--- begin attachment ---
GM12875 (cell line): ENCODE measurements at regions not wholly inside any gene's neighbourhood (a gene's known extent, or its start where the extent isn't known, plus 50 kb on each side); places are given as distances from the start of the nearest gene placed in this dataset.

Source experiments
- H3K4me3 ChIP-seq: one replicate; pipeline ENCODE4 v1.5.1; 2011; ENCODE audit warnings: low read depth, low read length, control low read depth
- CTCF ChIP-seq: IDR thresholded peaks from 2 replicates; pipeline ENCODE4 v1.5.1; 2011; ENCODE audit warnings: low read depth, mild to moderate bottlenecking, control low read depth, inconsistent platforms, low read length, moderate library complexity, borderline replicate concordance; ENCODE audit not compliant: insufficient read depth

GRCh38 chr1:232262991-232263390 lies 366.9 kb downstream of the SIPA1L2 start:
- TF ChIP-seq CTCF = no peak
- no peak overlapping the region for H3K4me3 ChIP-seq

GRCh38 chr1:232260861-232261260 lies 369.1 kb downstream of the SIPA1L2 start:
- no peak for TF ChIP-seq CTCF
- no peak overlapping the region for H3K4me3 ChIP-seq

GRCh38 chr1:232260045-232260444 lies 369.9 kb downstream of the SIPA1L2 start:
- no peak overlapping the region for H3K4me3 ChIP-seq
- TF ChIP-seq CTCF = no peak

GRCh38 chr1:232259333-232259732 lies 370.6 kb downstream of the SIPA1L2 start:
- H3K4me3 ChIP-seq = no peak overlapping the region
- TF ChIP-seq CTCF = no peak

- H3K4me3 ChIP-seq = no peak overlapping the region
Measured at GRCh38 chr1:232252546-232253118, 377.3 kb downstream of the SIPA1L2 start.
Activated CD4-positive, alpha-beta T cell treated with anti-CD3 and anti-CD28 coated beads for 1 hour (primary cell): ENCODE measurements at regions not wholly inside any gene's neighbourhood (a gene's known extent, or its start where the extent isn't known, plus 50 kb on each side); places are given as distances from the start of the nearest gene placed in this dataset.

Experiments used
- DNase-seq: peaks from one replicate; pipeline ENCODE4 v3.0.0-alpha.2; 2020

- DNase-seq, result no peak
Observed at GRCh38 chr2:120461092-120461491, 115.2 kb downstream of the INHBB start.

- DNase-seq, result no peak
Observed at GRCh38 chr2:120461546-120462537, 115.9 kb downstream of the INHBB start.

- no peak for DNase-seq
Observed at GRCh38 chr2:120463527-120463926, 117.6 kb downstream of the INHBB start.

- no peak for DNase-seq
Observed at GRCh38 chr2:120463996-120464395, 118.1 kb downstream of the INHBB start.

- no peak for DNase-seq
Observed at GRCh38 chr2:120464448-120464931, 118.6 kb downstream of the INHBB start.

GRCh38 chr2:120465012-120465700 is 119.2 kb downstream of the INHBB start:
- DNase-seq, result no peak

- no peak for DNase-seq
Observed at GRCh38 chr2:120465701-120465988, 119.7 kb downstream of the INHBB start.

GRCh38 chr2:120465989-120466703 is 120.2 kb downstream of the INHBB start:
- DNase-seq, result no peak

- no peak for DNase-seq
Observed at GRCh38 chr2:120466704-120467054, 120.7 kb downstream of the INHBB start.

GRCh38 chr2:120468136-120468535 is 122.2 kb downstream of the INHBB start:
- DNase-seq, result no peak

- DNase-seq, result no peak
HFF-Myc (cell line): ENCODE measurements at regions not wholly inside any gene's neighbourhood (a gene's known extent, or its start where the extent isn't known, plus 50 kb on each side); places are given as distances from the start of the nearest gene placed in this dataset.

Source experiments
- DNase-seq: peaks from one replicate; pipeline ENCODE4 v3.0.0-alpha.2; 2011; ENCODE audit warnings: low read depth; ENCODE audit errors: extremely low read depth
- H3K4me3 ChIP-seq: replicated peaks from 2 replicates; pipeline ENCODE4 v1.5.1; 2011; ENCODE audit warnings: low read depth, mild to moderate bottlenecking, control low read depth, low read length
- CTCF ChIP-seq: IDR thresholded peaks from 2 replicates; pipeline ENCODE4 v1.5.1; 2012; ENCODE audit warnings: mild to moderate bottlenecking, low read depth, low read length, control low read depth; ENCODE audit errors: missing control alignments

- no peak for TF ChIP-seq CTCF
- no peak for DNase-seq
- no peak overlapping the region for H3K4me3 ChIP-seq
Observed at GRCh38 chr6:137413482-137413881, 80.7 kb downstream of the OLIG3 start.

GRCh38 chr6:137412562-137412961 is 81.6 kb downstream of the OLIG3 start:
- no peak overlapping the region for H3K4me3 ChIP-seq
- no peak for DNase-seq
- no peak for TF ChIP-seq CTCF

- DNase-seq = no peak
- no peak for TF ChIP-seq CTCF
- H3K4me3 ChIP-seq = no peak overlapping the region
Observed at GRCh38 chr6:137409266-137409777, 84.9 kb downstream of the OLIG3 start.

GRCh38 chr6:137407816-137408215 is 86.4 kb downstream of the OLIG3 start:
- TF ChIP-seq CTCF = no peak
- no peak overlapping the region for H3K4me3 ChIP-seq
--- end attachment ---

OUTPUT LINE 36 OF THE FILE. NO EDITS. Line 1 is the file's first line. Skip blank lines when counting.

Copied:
GRCh38 chr2:120465989-120466703 is 120.2 kb downstream of the INHBB start: